Support independent, student-run journalism.

Your support helps give staff members from all backgrounds the opportunity to conduct meaningful reporting on important issues at Stanford. All contributions are tax-deductible.

History Corner:Admit Weekend

As Admit Weekend approaches and over 1,000 prospective freshmen (ProFros) are soon to descend on the Farm, The Daily took a look back at the history of Admit Weekend.

In 1985, an experimental telephone hotline for ProFros overwhelmed the administration with over 30 calls in one night.

“Questions ranged from the obvious–class sizes, overseas opportunities and the quality of teaching in various departments–to the more esoteric–‘Is Palo Alto the suburban, boring place it is reputed to be?’ one prospect asked,” The Daily reported (“Admittees swamp hotline,” April 24, 1985).

On April 23, 1999, inspired by admit weekends at schools throughout the United States, The Daily published a collaborative piece between student journalists at Stanford, Williams and Harvard in which each writer penned thoughts on their respective schools.

“The theme of Stanford is ‘opportunity’,” the Stanford column read. “The Stanford students have the opportunities to take large lecture classes or small seminars, live in dormitories or vegetarian cooperative houses, conduct undergraduate original research, act in a student-written and produced musical comedy, or anything in between. That, in one paragraph, is the essence of Stanford.”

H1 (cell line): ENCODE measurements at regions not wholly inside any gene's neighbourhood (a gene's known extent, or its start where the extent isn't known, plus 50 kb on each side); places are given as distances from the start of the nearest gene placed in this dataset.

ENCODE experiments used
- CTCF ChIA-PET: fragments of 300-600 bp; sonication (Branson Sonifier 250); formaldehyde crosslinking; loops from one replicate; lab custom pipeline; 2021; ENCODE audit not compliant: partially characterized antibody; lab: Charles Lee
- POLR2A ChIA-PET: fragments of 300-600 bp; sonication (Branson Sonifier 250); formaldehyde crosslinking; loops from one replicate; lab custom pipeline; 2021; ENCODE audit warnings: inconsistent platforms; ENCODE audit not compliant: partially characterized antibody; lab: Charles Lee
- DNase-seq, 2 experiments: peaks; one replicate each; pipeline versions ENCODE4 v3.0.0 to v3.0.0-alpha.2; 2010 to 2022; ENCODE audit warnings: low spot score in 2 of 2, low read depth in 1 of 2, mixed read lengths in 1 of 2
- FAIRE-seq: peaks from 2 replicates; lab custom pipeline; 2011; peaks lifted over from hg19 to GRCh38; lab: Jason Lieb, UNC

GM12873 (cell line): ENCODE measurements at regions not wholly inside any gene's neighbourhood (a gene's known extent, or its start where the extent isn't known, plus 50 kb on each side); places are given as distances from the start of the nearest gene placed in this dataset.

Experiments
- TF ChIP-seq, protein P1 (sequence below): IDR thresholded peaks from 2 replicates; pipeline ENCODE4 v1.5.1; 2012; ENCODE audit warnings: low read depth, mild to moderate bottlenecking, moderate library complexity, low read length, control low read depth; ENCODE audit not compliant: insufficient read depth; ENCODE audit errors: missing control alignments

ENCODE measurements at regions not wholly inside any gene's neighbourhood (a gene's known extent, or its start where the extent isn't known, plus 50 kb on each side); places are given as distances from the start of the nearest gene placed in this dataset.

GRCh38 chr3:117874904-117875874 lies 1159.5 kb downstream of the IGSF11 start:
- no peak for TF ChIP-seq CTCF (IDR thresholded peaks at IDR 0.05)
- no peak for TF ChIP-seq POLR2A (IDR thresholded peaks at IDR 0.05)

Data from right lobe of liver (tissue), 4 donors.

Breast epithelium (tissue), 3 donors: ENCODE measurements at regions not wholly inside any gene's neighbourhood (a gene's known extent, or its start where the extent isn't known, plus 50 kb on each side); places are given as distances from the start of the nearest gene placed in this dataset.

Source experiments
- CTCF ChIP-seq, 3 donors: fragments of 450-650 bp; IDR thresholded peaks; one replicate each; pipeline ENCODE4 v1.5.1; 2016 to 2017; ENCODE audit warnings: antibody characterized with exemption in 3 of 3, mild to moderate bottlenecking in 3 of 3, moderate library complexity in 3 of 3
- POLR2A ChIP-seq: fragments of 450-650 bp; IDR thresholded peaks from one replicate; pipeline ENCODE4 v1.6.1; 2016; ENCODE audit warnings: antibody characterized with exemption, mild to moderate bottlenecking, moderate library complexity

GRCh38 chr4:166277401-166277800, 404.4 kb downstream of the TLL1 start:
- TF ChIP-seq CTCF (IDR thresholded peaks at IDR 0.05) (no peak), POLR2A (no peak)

That same year, The Daily reported that there had been two alcohol-related incidents during Admit Weekend.

“On Friday, another prospective freshman became sick after drinking too much…‘People just nursed him to a state of semi-health,’ resident assistant Akhi Sista said,” The Daily reported in an article on one of the incidents (“Weekend role reversal,” April 27, 1999).

In 2001, The Daily reported that alcohol incidents continued to occur during Admit Weekend despite a change in administrative policy.

“Beginning last year, the Admissions Office put the guidelines for Admit Weekend participants in writing, in order to ensure that prospective students and their parents understood Stanford’s expectations before coming for the weekend,” The Daily reported (“Alcohol policy examined,” April 25, 2001).

Under the new Admit Weekend alcohol policy, which remains in effect, current students may not serve, provide or make alcohol available to ProFros. No alcohol may be present, served or consumed at any organized student group functions during Admit Weekend.

The dry policy raised student concerns that Admit Weekend does not accurately represent life at Stanford.

In 2007, The Stanford Daily Editorial Board wrote about the “falsely idyllic view” of Stanford presented at Admit Weekend, both concerning alcohol consumption and academics. (“Take Admit Weekend with a grain of salt,” April 22, 2007).

“It is our opinion that, whether Admit Weekend nearly made you choose another school or whether Admit Weekend alone made you fall in love with Stanford, it does not accurately portray our school,” the editorial read. “Over the weekend, the notion may arise that among the myriad of events and social activities offered, nobody here goes to class or works hard–or that they are academically serious. This is, of course, far from the truth.”

Admit Weekend 2012 begins on April 26.

-Natasha Weaser

While you're here...

We're a student-run organization committed to providing hands-on experience in journalism, digital media and business for the next generation of reporters. Your support makes a difference in helping give staff members from all backgrounds the opportunity to develop important professional skills and conduct meaningful reporting. All contributions are tax-deductible.